What Should be in Your Dog Emergency Kit?

I often think about Ben Franklin’s quote “By failing to prepare, you are preparing to fail.“ These words ring true when it comes to our four-legged fur kids as well, so preparing an emergency kit in advance is critical should a need arise. What to include should obviously be tailored to your situation and your dog, but here are some key essentials that should fit inside every doggie emergency bag. They are grouped into three general categories.
The Basics: Just as we need food, water, and shelter during an emergency, these basic necessities cannot be overlooked for our pooch. Having enough nutrients, medications, and preventatives to last for a reasonable period of time is vital. In addition, bring a dog bed or crate so he or she can feel comfortable and/or be confined. Collapsible crates and collapsible food and water dishes are preferable to minimize space. Include a leash, collar, and dog ID tags with your equipment, as these are necessary for basic care and safety regardless of the situation.
Documentation: Paperwork is generally not the first thing one thinks of in an emergency, so it can often be overlooked. Keep hard copies of all important pet information in a folder in a waterproof ziplock bag. Our practice, like many others, keeps an electronic medical record that we email clients so they can access their pet’s medical history including prior appointments, previous laboratory results, medications prescribed, and their vaccine history and reminders. I recommend printing out a hard copy of key information and keeping it in this folder so it is readily accessible during an emergency when internet and cellular service may be unreliable. A picture with your dog’s name, contact information, normal feeding schedule, and any medications they are on should also be included. In addition to your dog’s medical history, keeping contact information for your primary veterinarian, emergency veterinary hospital, Animal Poison Control number (888-426-4435), and even prior boarding facilities or a family friend who cared for him or her is helpful in case you are unable to take your dog with you in the given situation. Having this information at hand so other people can locate it is important to ensure continuity of care for our canine companions when an emergency occurs.
First Aid Kit: It is impossible for any first aid kit to treat every emergency, but here aresome basics to keep at home and take with youshould the need arise. As an owner of Retrievers and a veterinarian who has performed plenty of foreign body surgeries, I am acutely aware that dogs can and will eat anything. In these instances, if Animal Poison Control or your veterinarian recommends inducing vomiting, hydrogen peroxide often can be used to induce emesis. For cuts, scrapes, and punctures one should have gauze, triple antibiotic ointment, and vet wrap to cover the wound prior to seeking further medical attention.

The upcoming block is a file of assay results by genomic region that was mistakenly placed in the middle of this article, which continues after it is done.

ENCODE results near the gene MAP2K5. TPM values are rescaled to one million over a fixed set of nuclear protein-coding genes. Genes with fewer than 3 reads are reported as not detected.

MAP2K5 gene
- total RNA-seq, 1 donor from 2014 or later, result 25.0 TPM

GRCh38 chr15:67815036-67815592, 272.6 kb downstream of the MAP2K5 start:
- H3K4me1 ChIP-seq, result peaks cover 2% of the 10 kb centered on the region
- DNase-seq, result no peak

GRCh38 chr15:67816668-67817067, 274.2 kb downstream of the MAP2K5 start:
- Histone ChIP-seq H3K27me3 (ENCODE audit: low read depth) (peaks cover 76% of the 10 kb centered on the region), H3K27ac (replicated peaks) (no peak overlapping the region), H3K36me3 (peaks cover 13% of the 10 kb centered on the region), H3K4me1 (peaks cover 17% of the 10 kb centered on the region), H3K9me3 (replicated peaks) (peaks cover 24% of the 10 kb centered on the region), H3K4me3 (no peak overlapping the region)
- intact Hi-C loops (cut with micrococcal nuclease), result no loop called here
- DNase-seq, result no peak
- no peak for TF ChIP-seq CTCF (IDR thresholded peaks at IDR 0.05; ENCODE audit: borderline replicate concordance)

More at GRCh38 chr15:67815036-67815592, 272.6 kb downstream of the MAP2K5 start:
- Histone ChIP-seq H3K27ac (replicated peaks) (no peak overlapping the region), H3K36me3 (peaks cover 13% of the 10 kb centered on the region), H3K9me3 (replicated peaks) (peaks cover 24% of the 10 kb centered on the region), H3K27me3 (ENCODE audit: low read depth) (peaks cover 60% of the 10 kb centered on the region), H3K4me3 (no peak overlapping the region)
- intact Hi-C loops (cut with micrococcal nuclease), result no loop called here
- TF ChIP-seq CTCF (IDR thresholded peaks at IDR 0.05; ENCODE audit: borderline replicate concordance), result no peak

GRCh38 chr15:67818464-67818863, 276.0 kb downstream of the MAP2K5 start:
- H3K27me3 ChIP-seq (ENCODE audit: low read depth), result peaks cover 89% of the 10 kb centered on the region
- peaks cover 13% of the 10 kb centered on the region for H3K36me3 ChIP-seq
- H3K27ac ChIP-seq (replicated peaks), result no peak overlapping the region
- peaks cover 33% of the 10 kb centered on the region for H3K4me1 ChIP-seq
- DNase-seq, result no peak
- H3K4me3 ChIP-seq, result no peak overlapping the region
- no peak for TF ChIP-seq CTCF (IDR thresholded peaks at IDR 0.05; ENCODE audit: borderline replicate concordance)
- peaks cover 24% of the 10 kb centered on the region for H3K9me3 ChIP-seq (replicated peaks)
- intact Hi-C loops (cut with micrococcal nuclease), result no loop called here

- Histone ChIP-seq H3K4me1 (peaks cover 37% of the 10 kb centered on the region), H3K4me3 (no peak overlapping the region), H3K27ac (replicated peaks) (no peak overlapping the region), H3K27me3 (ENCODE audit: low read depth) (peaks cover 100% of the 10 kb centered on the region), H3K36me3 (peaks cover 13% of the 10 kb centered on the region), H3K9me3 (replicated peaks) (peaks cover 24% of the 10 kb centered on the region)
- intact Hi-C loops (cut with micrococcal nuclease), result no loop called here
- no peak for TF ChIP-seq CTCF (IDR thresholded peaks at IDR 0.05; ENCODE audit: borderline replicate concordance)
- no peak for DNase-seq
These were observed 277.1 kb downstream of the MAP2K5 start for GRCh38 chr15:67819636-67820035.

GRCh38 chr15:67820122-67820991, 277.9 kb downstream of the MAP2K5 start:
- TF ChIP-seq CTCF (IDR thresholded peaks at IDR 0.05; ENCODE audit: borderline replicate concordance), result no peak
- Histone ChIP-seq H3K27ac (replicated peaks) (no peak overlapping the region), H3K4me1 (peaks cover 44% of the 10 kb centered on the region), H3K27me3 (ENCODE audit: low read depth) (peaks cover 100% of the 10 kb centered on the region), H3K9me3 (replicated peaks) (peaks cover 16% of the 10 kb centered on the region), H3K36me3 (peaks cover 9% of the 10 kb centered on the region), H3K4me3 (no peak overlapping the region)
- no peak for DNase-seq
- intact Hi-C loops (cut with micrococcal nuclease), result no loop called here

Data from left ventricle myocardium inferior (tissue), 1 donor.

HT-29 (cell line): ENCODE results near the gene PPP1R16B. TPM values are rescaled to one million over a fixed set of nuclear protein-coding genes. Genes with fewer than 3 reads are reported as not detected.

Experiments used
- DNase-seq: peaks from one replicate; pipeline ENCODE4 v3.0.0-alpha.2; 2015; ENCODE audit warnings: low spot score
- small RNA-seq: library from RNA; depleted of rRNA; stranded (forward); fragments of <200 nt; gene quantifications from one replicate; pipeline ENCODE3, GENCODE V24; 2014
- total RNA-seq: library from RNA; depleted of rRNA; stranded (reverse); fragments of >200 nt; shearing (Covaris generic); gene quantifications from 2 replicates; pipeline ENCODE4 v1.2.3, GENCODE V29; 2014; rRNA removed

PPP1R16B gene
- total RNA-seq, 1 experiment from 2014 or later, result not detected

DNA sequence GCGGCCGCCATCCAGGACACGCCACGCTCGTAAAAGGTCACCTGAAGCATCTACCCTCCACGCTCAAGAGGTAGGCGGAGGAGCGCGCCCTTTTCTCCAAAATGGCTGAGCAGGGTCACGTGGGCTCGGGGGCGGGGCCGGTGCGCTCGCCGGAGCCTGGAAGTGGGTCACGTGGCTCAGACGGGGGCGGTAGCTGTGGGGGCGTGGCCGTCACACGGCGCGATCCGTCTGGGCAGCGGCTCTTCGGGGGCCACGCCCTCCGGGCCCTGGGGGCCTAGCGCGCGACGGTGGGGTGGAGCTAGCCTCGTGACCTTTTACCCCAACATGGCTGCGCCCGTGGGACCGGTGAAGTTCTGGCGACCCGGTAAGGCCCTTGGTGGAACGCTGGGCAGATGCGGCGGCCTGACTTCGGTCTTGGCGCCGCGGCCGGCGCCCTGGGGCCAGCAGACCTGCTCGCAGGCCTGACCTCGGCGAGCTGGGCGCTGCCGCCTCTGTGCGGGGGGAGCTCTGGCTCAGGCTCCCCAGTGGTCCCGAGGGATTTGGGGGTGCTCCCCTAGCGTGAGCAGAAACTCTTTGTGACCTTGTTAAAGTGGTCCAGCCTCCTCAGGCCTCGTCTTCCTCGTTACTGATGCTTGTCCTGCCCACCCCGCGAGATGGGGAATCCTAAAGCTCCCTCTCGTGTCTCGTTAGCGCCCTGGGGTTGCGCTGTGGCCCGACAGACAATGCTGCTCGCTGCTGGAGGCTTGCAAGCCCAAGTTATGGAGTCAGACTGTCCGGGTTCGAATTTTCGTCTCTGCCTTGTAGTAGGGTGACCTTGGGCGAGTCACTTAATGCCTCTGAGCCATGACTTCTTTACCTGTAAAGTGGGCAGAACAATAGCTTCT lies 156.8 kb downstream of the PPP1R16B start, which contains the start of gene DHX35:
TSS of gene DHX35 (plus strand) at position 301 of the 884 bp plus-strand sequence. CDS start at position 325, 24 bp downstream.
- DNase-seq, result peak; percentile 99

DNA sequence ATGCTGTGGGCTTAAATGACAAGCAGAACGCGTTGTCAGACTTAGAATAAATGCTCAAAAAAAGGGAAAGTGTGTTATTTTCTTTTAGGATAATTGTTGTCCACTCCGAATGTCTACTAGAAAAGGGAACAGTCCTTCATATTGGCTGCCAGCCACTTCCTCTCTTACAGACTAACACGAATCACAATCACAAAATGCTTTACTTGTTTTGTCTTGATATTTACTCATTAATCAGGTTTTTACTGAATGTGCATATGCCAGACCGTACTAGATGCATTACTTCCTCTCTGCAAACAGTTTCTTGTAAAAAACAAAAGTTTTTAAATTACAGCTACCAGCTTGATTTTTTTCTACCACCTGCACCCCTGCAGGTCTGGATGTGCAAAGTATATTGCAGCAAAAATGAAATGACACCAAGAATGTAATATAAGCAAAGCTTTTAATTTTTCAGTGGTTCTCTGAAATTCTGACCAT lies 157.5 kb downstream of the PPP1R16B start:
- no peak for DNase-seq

An Elizabethan collar (E-collar) to prevent self-trauma can stop a minor problem from escalating into a major one and allow a wound to heal properly after it occurs. Dawn dishwasher soap is used to decontaminate wildlife and is helpful for similar situations with your dog as well as a quick cleanup. In addition to your pet’s normal medications and preventatives, keep a probiotic and/or veterinaryapproved antacids to combat potential stomach issues. Finally, with painful trauma even the best trained dog may try to bite. It is important to have a muzzle so you can safely examine, transport, and treat your dog.
No one can predict when an emergency will occur, but planning in advance with an easy-tograb bag or backpack of key supplies for your canine could make a major difference during a crisis. Hopefully the situation never arises when you will need your emergency kit, but planning in advance, versus failing to plan, is always the preferred course of action.
Dr.Cryan is the founder and chief Veterinarian of NoVa Mobile Vet and is a local from Northern Virginia. He graduated from the Thomas Jefferson High School of Science and Technology before obtaining his undergraduate degree at the University of Virginia and his veterinary degree from Virginia Tech. Dr. Cryan currently resides in Springfield with his wife Alicia and their three children, guide dog dropout Bliss, and two cats. Contact or call 1-866-946-PETS (7387).

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